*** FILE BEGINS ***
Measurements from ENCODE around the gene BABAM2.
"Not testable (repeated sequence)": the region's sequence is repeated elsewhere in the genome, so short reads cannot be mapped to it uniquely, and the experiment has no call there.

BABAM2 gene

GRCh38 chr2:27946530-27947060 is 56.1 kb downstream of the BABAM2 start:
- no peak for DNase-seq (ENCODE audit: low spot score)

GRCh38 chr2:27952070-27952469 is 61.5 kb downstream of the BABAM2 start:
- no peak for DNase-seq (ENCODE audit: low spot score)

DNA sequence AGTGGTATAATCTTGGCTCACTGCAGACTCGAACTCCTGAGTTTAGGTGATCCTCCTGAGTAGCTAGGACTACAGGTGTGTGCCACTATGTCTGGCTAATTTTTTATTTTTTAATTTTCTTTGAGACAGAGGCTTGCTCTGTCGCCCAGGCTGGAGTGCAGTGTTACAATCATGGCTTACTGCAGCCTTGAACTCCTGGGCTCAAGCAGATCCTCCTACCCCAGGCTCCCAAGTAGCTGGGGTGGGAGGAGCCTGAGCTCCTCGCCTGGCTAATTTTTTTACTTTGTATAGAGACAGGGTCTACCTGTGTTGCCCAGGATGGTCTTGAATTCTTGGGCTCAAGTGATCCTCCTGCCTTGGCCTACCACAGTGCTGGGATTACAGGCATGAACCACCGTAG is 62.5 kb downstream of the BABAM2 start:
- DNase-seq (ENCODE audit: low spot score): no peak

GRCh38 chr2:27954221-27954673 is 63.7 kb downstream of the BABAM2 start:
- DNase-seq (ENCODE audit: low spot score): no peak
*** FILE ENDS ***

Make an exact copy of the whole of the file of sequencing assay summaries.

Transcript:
Measurements from ENCODE around the gene BABAM2.
"Not testable (repeated sequence)": the region's sequence is repeated elsewhere in the genome, so short reads cannot be mapped to it uniquely, and the experiment has no call there.

BABAM2 gene

GRCh38 chr2:27946530-27947060 is 56.1 kb downstream of the BABAM2 start:
- no peak for DNase-seq (ENCODE audit: low spot score)

GRCh38 chr2:27952070-27952469 is 61.5 kb downstream of the BABAM2 start:
- no peak for DNase-seq (ENCODE audit: low spot score)

DNA sequence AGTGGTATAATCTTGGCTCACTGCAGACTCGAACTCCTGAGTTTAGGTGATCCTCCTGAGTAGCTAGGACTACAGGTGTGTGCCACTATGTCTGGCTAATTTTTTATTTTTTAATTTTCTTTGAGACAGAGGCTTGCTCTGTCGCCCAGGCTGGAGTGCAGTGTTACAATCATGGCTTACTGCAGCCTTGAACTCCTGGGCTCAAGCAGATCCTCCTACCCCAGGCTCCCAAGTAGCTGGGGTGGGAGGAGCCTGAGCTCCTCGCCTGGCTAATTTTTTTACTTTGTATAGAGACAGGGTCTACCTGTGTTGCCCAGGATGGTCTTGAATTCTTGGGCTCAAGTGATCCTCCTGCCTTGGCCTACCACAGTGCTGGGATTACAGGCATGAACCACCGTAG is 62.5 kb downstream of the BABAM2 start:
- DNase-seq (ENCODE audit: low spot score): no peak

GRCh38 chr2:27954221-27954673 is 63.7 kb downstream of the BABAM2 start:
- DNase-seq (ENCODE audit: low spot score): no peak